5.30.2015

joseph mitchell, master writer of the master city

My desire is to get the reader, well, first of all to read it. That story [“The Bottom of the Harbor”] was hard to write because I had to wonder how long can I keep developing it before the reader’s going to get tired of this. Here and there, as I think a fiction writer would, I put things that I know—even the remark the tugboat men make, that you could bottle this water and sell it for poison—that are going to keep the reader going. I can lure him or her into the story I want to tell. I can’t tell the story I want to tell until I’ve got you into the pasture and down where the sheep are. Where the shepherd is. He’s going to tell the story, but I’ve got to get you past the ditch and through these bushes.

Every writer of nonfiction who has struggled with the ditch and the bushes knows what Mitchell is talking about, but few of us have gone as far as Mitchell in bending actuality to our artistic will. This is not because we are more virtuous than Mitchell. It is because we are less gifted than Mitchell. 
. . . Mitchell’s travels across the line that separates fiction and nonfiction are his singular feat. . . .

Much has been made of the fact that after “Joe Gould’s Secret” Mitchell published nothing in The New Yorker, though he came to the office regularly, and colleagues passing his door could hear him typing. I was a colleague and friend, and I always assumed that the reason he wasn’t publishing was because he wasn’t satisfied with what he was writing: he had been producing work of increasing beauty and profundity, and now the standard he had set for himself was too high. Mitchell spoke of James Joyce, Mark Twain, Herman Melville, Ivan Turgenev, D.H. Lawrence, and T.S. Eliot as writers he read and reread. This was the company he was in behind his closed door. We should respect his inhibiting reverence for literary transcendence and be grateful for the work that got past his censor.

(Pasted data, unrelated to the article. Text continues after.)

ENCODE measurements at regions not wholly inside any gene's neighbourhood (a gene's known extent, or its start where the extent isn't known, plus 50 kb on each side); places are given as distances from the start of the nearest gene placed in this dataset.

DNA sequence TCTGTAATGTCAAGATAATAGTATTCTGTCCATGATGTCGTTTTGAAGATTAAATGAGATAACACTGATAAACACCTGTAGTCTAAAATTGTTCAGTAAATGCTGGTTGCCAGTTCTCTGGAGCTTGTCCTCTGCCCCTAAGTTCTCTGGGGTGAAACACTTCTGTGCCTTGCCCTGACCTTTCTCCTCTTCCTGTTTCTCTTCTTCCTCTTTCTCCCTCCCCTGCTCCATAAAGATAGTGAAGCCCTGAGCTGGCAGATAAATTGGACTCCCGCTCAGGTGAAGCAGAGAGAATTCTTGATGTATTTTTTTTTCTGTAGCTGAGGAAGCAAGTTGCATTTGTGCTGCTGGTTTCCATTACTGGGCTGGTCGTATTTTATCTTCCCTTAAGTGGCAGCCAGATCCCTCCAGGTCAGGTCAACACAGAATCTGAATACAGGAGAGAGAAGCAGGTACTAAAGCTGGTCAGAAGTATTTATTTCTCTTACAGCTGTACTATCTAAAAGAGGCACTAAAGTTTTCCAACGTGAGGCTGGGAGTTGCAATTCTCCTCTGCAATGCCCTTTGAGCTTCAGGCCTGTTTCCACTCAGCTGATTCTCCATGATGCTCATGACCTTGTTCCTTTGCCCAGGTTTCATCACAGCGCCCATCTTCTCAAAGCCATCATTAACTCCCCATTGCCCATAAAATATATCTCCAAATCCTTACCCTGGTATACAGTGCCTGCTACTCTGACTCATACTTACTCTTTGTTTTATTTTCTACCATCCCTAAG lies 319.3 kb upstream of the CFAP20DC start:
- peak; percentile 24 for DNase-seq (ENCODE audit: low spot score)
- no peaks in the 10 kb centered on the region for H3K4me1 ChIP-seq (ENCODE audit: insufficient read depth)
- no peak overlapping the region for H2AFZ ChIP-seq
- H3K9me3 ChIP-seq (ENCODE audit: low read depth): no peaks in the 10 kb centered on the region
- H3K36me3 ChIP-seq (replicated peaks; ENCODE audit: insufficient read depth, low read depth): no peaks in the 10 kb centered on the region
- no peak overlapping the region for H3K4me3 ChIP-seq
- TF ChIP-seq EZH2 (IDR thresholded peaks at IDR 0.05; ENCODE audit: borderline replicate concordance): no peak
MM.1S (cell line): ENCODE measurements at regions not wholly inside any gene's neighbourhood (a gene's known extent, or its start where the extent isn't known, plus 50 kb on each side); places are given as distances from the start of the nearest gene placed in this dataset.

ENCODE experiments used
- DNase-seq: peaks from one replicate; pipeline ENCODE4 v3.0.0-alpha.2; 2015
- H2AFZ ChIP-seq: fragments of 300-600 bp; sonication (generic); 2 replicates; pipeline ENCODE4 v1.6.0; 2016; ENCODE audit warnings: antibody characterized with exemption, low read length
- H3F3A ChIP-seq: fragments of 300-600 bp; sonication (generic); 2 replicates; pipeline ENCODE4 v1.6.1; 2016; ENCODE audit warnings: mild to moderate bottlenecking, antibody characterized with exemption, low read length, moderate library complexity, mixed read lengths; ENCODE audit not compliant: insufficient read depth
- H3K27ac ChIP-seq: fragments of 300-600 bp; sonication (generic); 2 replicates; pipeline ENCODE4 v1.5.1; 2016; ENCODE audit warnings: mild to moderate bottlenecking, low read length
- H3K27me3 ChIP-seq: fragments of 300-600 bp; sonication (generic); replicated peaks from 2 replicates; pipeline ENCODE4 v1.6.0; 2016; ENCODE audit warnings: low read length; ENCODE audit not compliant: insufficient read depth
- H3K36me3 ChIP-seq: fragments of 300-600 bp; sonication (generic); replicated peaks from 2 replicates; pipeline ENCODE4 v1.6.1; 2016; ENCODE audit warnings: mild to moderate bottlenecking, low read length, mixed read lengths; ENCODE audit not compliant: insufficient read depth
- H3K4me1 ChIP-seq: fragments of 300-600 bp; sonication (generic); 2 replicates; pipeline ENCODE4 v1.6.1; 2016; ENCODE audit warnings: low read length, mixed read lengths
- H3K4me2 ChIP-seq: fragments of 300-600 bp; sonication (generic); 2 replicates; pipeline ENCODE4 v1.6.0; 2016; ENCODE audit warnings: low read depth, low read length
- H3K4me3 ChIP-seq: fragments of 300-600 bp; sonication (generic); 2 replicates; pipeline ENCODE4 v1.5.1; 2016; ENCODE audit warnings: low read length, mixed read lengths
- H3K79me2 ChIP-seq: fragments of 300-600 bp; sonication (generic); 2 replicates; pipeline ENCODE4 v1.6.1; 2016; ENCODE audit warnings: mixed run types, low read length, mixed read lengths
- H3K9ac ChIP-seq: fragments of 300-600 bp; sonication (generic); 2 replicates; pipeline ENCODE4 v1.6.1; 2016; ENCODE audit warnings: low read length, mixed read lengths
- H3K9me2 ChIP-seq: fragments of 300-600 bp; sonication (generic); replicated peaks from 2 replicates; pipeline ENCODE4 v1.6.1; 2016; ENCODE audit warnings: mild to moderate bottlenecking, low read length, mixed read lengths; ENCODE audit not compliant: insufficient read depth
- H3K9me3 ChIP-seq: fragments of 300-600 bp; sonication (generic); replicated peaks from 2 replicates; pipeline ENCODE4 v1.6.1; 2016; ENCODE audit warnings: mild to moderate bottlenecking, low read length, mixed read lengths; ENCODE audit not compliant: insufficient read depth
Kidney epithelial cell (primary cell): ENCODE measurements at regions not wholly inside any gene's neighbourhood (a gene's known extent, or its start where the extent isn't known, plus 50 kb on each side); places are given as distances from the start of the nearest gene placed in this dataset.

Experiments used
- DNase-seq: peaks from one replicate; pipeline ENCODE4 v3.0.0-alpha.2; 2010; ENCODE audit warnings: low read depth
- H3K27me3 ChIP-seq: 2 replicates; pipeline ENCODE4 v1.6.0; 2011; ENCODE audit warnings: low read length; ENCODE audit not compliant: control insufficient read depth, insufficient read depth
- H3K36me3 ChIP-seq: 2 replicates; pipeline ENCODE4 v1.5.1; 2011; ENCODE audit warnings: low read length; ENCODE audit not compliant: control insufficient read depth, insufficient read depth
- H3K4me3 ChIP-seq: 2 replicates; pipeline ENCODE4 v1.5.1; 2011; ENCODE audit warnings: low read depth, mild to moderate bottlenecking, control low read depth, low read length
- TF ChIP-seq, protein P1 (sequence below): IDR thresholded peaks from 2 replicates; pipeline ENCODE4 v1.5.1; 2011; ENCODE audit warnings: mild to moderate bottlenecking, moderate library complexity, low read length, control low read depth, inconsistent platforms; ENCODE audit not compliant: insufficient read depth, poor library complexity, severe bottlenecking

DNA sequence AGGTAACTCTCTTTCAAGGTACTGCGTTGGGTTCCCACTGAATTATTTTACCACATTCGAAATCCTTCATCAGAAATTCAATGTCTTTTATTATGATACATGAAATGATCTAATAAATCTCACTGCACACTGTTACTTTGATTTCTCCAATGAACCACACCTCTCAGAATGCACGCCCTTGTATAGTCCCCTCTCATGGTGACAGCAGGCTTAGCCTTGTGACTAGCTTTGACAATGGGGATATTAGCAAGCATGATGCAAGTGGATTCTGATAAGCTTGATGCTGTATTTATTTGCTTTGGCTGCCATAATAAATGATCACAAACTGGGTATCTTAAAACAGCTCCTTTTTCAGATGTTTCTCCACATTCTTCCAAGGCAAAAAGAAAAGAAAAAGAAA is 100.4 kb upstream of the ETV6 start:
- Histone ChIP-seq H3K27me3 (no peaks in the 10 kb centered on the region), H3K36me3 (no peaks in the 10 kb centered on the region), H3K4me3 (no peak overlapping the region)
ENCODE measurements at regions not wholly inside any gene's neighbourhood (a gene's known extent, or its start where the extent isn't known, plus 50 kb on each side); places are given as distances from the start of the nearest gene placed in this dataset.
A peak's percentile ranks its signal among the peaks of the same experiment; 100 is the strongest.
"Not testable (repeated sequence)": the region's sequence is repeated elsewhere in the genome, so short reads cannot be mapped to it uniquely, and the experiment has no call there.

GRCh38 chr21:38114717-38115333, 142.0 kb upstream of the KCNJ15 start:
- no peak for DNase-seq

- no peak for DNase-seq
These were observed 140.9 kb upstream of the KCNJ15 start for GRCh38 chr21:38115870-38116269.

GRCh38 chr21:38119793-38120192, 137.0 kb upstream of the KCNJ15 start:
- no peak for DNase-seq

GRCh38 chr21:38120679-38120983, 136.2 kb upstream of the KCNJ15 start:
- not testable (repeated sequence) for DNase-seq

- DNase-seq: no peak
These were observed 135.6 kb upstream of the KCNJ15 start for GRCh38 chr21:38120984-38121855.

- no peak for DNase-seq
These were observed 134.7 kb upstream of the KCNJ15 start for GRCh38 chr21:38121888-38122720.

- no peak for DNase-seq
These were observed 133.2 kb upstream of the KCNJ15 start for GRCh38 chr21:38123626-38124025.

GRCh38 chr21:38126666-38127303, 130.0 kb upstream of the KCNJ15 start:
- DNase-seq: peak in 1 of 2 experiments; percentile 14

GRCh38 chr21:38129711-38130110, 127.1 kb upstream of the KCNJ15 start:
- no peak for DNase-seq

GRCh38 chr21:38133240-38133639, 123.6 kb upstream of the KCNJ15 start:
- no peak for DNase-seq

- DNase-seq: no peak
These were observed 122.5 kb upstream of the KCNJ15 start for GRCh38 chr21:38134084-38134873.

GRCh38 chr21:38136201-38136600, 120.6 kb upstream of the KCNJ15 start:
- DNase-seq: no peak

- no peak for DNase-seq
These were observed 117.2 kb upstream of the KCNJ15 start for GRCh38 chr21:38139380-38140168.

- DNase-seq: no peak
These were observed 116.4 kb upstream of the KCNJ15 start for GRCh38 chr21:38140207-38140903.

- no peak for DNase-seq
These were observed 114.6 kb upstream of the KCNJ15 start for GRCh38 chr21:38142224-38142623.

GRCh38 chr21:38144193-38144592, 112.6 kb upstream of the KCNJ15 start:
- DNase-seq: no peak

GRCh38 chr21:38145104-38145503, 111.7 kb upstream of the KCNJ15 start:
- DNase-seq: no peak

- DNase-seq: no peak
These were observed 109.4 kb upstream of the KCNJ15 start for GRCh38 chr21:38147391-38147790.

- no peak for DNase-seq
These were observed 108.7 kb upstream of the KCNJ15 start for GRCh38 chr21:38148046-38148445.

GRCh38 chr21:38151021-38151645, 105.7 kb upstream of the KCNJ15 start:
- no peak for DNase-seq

If you share my love and reference for the work of Joseph Mitchell, you'll want to read Janet Malcolm's long-form review of a new biography of Mitchell, from which this is excerpted, published in The New York Review of Books.

If you haven't read Joseph Mitchell, and if you love great writing, you can now find all of his work lovingly reprinted. Start with McSorley's Wonderful Saloon and go from there.

3 comments:

johngoldfine said...

I love Joseph Mitchell too and think I've read his everything. I certainly have had many of the short steins they serve at McSorley's.

But his story is so fucking depressing--all those years, all that tapping away at the keyboard.

My hero: Anthony Trollope:

Every day for years, Trollope reported in his “Autobiography,” he woke in darkness and wrote from 5:30 a.m. to 8:30 a.m., with his watch in front of him. He required of himself two hundred and fifty words every quarter of an hour. If he finished one novel before eight-thirty, he took out a fresh piece of paper and started the next. The writing session was followed, for a long stretch of time, by a day job with the postal service. Plus, he said, he always hunted at least twice a week. Under this regimen, he produced forty-nine novels in thirty-five years. Having prospered so well, he urged his method on all writers: “Let their work be to them as is his common work to the common laborer. No gigantic efforts will then be necessary. He need tie no wet towels round his brow, nor sit for thirty hours at his desk without moving,—as men have sat, or said that they have sat.”

The New Yorker, June 14, 2004

allan said...

Links to three previously unpublished New Yorker pieces, one from a partially-completed memoir.

laura k said...

Joseph Mitchell's infamous writer's block is one of the saddest writing stories there is.

I have said many times that if I could write half as well, if I had written anything as good as his work, ever, I'd gladly exchange it for a decade or so of tap-tapping away to no end. But I doubt it's true, even as I say it.

Henry Roth was another infamously blocked writer, then in his elderly years he started churning out novels again!